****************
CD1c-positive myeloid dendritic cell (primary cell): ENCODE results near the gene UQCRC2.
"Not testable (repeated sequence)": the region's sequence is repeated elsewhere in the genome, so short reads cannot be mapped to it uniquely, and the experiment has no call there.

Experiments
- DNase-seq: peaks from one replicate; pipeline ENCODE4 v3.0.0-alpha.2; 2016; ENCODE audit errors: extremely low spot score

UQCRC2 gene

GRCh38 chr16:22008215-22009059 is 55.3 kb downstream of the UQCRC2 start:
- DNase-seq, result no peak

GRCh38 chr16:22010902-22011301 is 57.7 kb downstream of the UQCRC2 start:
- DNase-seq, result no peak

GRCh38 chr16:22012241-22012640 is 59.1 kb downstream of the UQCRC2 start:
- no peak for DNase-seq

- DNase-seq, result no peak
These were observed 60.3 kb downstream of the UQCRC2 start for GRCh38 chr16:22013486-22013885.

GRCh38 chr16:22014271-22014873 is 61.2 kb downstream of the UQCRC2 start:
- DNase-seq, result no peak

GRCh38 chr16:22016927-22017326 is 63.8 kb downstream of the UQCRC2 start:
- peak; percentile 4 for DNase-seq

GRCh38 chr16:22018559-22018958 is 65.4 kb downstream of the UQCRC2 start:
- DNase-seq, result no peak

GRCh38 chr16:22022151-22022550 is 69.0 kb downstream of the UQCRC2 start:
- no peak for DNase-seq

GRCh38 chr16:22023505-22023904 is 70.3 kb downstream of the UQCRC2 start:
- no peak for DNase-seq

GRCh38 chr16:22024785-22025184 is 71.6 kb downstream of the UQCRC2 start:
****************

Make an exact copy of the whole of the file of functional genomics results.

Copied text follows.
CD1c-positive myeloid dendritic cell (primary cell): ENCODE results near the gene UQCRC2.
"Not testable (repeated sequence)": the region's sequence is repeated elsewhere in the genome, so short reads cannot be mapped to it uniquely, and the experiment has no call there.

Experiments
- DNase-seq: peaks from one replicate; pipeline ENCODE4 v3.0.0-alpha.2; 2016; ENCODE audit errors: extremely low spot score

UQCRC2 gene

GRCh38 chr16:22008215-22009059 is 55.3 kb downstream of the UQCRC2 start:
- DNase-seq, result no peak

GRCh38 chr16:22010902-22011301 is 57.7 kb downstream of the UQCRC2 start:
- DNase-seq, result no peak

GRCh38 chr16:22012241-22012640 is 59.1 kb downstream of the UQCRC2 start:
- no peak for DNase-seq

- DNase-seq, result no peak
These were observed 60.3 kb downstream of the UQCRC2 start for GRCh38 chr16:22013486-22013885.

GRCh38 chr16:22014271-22014873 is 61.2 kb downstream of the UQCRC2 start:
- DNase-seq, result no peak

GRCh38 chr16:22016927-22017326 is 63.8 kb downstream of the UQCRC2 start:
- peak; percentile 4 for DNase-seq

GRCh38 chr16:22018559-22018958 is 65.4 kb downstream of the UQCRC2 start:
- DNase-seq, result no peak

GRCh38 chr16:22022151-22022550 is 69.0 kb downstream of the UQCRC2 start:
- no peak for DNase-seq

GRCh38 chr16:22023505-22023904 is 70.3 kb downstream of the UQCRC2 start:
- no peak for DNase-seq

GRCh38 chr16:22024785-22025184 is 71.6 kb downstream of the UQCRC2 start: